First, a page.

Owners of the Sidewalk: Security and Survival in the Informal City.

Author:Sierra, Luis M.
Position::LATIN AMERICA - Book review
 
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Goldstein, Daniel M. Owners of the Sidewalk: Security and Survival in the Informal City. Durham, NC: Duke University Press, 2016.

Daniel Goldsteins ethnography, Owners of the Sidewalk, examines security and economic survival in Cochabamba, Bolivia's markets. Goldstein analyzes the role of the state in creating the informal economy and the place and space of informal marketers in contemporary Bolivia, especially the role of the fixed-post vendors (fijos) and the ambulant vendors (ambulantes) in the Cancha Market. Historically, the Cancha was a marginal area that eventually became the city's most important and popular market. As the twentieth century became the twenty-first, the market also became the site of increasing personal insecurity and danger for vendors and customers alike. It is in this context that Goldstein examines the role of the state in creating and perpetuating issues of security and insecurity for market vendors. The author's methodological and theoretical interventions make this work essential reading for social scientists, anthropologists, historians, and other scholars interested in urbanization, marketing, social and political power dynamics, and the confluence of the formal and informal economies.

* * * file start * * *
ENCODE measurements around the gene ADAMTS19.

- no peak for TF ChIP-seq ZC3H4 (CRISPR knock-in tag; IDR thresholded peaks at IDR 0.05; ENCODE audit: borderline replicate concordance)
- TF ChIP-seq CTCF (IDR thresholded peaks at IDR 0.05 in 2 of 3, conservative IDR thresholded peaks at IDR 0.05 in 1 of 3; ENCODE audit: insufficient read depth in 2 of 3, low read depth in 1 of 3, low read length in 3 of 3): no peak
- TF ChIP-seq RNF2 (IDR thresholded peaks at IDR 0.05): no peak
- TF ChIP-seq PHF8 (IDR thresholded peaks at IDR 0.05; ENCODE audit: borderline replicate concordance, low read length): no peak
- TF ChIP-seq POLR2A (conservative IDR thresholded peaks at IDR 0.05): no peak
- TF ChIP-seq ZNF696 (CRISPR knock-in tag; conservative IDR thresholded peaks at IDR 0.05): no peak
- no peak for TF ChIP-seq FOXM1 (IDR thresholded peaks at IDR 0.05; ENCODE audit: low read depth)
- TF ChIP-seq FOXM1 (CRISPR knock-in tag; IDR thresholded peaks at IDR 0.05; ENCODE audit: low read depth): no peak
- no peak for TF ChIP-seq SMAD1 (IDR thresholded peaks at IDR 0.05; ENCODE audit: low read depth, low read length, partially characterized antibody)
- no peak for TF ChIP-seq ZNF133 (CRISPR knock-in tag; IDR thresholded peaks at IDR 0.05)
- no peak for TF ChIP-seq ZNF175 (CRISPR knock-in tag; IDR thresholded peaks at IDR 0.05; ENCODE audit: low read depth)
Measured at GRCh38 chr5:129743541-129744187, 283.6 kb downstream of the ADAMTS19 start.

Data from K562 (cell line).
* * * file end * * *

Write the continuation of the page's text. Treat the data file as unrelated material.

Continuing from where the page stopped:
Goldstein shows that state practices help create insecurity, which is not only a matter of personal safety, but also a question of economic marginality. The double meanings of insecurity become fruitful lines of inquiry into the lives of market vendors. Personal insecurity and economic insecurity, Goldstein convincingly argues, are the collateral damage of the neoliberal reforms of the 1980s. These reforms imposed by the World Bank and IMF in exchange for debt restructuring were supposed to ameliorate the severe inflation and economic stagnation of the Bolivian economy. In this restructuring, the Bolivian state privatized a wide range of state-owned enterprises, devalued the currency, and withdrew price controls and agricultural subsidies. In Latin America's poorest nation, structural adjustment meant declining real wages, increased prices for basic foodstuffs, privatized utilities, and the withdrawal of state investment in basic services. In this context, the Cochabamba municipality, for instance, initially required informal payments for the right to sell in the Cancha Market. As the vendors in the Cancha improved the market through their own efforts, the municipality saw this as an opportunity to extract more revenue through...

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